For the first time in party history, the Saskatchewan NDP will elect a woman to be its leader.
Either Carla Beck or Kaitlyn Harvey will be named party leader on Sunday afternoon in Regina.
The leadership campaign has been much shorter than the contests in 2017 and 2018. Ryan Meili announced his decision to step down on Feb. 18 and 10 days later the party called for a contest. Beck entered the race on March 3.
Beck, a registered social worker, was first elected in the constituency of Regina Lakeview in 2016. She has received endorsements from six of 11 current NDP MLAs, most recently garnering the support of two Saskatoon MLAs Matt Love and Betty Nippi-Albright. She has also received endorsements from 10 former NDP MLAs.
Harvey announced her candidacy on April 5, describing herself as a "Métis lawyer, researcher community organizer and climate justice activist."
Harvey has received the endorsement of NDP MLA Jennifer Bowes and former NDP MLA Cathy Sproule.
She recently announced plans to seek the NDP nomination for Meili's seat of Saskatoon Meewasin.
CBC/Radio-Canada recently conducted interviews with both candidates.
Beck focused on party 'rebuild'
Beck said her initial focus on politics was not provincial but local. She twice ran successfully for a position on the Regina Public School Board.
She said she was not satisfied with the provincial government's commitment to education and eventually decided to pursue the NDP nomination for Regina Lakeview.
In her leadership campaign, Beck said she wants to "find common ground" with voters and avoid participating in "polarization" on issues.
"We're going to start from the middle where we agree."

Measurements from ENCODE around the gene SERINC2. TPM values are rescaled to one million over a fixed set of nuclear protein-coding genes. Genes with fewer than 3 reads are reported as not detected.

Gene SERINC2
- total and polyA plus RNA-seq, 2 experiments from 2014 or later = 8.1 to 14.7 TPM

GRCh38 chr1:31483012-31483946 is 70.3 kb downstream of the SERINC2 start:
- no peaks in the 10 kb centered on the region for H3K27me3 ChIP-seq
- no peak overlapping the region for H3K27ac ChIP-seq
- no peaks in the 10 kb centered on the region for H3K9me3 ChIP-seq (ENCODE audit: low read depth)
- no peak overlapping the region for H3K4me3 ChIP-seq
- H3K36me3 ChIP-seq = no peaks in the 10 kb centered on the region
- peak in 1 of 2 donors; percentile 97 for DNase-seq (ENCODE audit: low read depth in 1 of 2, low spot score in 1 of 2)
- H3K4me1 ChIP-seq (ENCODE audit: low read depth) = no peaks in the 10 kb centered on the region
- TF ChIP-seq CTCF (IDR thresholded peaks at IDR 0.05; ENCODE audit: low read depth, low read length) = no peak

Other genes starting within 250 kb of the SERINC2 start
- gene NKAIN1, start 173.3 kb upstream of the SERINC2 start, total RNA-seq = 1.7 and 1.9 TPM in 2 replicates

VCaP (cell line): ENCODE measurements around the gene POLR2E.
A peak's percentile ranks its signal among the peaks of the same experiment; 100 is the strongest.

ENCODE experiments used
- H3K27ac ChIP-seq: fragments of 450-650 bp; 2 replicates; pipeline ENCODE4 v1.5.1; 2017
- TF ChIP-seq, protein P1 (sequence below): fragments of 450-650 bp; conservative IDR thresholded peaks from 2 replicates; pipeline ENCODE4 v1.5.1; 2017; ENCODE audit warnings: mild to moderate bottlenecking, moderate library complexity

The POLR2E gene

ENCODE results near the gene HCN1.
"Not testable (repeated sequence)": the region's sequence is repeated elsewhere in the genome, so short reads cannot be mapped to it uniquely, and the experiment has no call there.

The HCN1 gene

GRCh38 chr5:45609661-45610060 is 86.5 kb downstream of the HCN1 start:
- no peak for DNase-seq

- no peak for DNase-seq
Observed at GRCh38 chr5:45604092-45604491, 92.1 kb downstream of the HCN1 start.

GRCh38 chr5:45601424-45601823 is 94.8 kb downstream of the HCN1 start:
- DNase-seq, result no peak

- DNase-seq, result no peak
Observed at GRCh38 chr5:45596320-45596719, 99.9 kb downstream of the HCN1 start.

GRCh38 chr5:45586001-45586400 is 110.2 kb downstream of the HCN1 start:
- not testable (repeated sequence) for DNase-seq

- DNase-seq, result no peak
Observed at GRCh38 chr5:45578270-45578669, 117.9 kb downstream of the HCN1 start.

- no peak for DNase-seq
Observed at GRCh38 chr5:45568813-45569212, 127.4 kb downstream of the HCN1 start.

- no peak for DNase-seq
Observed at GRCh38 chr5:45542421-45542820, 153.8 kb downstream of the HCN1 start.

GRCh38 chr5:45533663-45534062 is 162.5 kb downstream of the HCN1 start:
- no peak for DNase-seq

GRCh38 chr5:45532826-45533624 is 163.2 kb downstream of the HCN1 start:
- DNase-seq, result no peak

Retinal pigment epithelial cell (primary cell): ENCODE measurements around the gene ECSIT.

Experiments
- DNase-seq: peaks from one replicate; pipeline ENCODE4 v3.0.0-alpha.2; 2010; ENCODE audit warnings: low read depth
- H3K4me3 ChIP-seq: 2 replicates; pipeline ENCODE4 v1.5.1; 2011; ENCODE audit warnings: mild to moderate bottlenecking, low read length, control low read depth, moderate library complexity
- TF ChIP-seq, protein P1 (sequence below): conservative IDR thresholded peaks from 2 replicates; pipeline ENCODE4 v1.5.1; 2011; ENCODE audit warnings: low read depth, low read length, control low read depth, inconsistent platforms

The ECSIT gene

Beck said during the campaign she has been "exhilarated" by hearing from people who want to help grow the NDP, but admitted the party has quite a way to go, with only 12 MLAs in the 61-seat assembly.
"We have work to do to build trust and to build the party so people see us as that alternative right now."
Beck said outreach with voters and building trust have been the "main focus of the campaign."
"What is also very clear to me through six years in Opposition is in order to make real and lasting change we have to be able to form government. I'm increasingly hearing from people across the province that they are looking for change."
Beck said seeing frustration from voters motivated her to run.
"I want to see this province thrive. There's an opportunity being left on the table. We're seeing young people leave our province. I want this to be a place where my kids build their future," Beck said.
She said people are concerned about affordability, education and health care.
Harvey campaign looks to 'sustainable Saskatchewan'
Harvey moved to Saskatoon from Prince Albert as a university student. She said an exchange program with Canada World Youth early in her post-secondary school years led her to Nova Scotia and then Cuba.
She said learning about climate change in university helped shape her.
"That really just was a life-changing moment to see how bad things are getting and not seeing solutions being proposed."
Harvey's pitch to NDP members focuses on Saskatchewan's future in a changing climate.
"People want a government to do something about climate change. They see the risk to our oil and gas sector, to our economy, to our farmers, to our communities that rely on resource development."
Harvey said the provincial government is ignoring the issue.
"We've got a lot of people whose jobs and futures are on the line and the government is pretending like this doesn't exist, that this isn't an issue we need to address right now."
Harvey said some in the party wanted a candidate that does not want to "prop up the oil and gas industry."
She also said Beck and her supporters in the caucus have not done enough to address climate change.
Harvey said there was a candidate the people were hoping would run but decided not to, and the same day she found out her cousin had died of a drug overdose inside the Prince Albert penitentiary. These things prompted her to run.
Her platform — which she called the Sustainable Saskatchewan strategy — took inspiration from the Green New Deal.